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Irish Brigade

The story of the 38th (Irish) Brigade in the Second World War

Faugh a Ballagh        Nec Aspera Terrent         Quis Separabit


Eyewitness recalls Maletto battle

Vincenzo Gangi, who celebrates his 90th birthday in October, told the Irish Brigade website how he saw machine gunners positioned on a rooftop in his home town of Maletto shoot down an allied plane during the build-up to the Irish Brigade assault on the town in the early hours of 12th August 1943.

Then a 14-year-old working in a barber shop on Maletto’s main road, Vincenzo had fled the town before the attack to avoid the fighting and hid in caverns and other sheltered places in the lava fields between Maletto and Mount Etna. Speaking to the Irish Brigade website on 14th September 2019, he said that he had witnessed fusiliers, who were on the steps to Maletto’s Town Hall, come under fire from a machine gun post on top of a building 100 yards to the south. A sniper was then called in and silenced the opposition.

Vincenzo still possesses the 10 lire allied note that he was later paid for shaving a British soldier. It was equivalent to 10 cents in 1943. “I looked so young, they couldn’t believe I was qualified to cut hair,” he said. Vincenzo continued to work as a barber after the war and still cuts hair occasionally.

During the Sicily campaign, Maletto had been the location of the final German attempt to block the advance of the 78th Division towards Randazzo and they had duly carried out fighting defensive engagements on the main road around the west side of Etna.

The campaign had begun on the night of 9th July 1943 with paratroop drops in the southeast of the island and amphibious landings started early the next day. The Irish Brigade, which formed part of the 78th Division, landed on the island on 28th July to support the 8th Army’s drive to the west of Mount Etna to seek to outflank Axis defences south of Catania which were blocking its advance along the coast to Messina.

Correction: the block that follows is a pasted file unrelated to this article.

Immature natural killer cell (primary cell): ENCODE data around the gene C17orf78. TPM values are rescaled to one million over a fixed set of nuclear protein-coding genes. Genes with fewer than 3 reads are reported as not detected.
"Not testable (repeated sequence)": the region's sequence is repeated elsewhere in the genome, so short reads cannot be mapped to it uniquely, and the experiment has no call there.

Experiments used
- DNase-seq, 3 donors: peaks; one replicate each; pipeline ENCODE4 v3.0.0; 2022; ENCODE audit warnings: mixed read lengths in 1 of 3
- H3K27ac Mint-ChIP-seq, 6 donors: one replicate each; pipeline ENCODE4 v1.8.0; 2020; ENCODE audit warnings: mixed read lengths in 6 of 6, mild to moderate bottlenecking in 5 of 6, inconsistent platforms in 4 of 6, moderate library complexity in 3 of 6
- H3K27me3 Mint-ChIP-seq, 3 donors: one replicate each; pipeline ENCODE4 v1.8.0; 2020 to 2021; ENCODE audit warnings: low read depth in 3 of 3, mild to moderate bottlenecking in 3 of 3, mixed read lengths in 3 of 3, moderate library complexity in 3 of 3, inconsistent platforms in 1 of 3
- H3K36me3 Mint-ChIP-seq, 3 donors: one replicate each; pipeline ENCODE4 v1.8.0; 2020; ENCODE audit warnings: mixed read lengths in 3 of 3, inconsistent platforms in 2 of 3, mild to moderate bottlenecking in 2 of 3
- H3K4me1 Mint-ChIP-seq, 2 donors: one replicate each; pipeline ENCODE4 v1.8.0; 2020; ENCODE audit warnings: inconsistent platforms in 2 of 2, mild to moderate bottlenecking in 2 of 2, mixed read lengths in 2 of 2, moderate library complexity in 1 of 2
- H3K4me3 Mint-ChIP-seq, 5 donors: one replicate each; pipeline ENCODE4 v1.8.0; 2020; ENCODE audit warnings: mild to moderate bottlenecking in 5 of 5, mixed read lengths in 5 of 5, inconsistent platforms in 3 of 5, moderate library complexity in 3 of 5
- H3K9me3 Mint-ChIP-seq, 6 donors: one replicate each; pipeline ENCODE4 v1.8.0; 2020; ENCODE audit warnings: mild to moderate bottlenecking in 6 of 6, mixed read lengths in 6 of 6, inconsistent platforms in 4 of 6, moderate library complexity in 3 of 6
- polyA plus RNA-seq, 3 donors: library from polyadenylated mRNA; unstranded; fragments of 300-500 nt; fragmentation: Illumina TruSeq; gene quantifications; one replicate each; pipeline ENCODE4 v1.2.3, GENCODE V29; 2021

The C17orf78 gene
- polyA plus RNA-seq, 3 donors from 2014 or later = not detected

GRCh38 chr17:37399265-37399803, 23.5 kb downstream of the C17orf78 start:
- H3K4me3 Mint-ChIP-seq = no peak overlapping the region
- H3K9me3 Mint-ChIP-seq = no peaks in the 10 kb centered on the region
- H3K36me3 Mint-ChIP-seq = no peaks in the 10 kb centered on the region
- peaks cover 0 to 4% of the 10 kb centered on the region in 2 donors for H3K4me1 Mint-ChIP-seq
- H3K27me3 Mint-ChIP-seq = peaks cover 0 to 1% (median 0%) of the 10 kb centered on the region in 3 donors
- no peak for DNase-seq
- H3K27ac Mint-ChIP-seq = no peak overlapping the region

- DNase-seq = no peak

The brigade had taken the mountain stronghold of Centuripe during the night of 2nd/3rd August before crossing the Salso and Simeto rivers over the following days. This advance prompted the withdrawal of all Axis forces from the Catania line and the start of large-scale evacuations from Sicily across to the Italian mainland. The 78th Division nevertheless faced resolute rearguard forces at Adrano and Bronte on the road around Etna.

 

The Irish Brigade was ordered to lead a further advance to capture Maletto and the high points south and east of the town which overlooked the road to Randazzo. The operation began with the capture of Monte Macherone by the Argyll & Sutherland Highlanders and in the early hours of 12th August, the Royal Irish Fusiliers deployed south of the road and advanced uphill to take Monte Capella. It was quickly captured and the battalion descended down its north side into Maletto. Fighting in the town would continue for most of the morning.

 

Later that same day, the London Irish attacked uphill to the east of Capella and captured Sperina. Opposition was resolute. Meanwhile, the 6th Battalion of the Royal Inniskilling Fusiliers advanced to capture a high point named Monte Nave just to the east of the Maletto to Randazzo road. By the early morning of 13th August, the road to Randazzo was completely clear and men from the Irish Fusiliers were able to make contact with American forces advancing from the west.

 

From that time until the end of August, the Irish Brigade were able to rest near Maletto before moving to the north coast of the island at Patti before they crossed to the Italian mainland at the end of September 1943.


 

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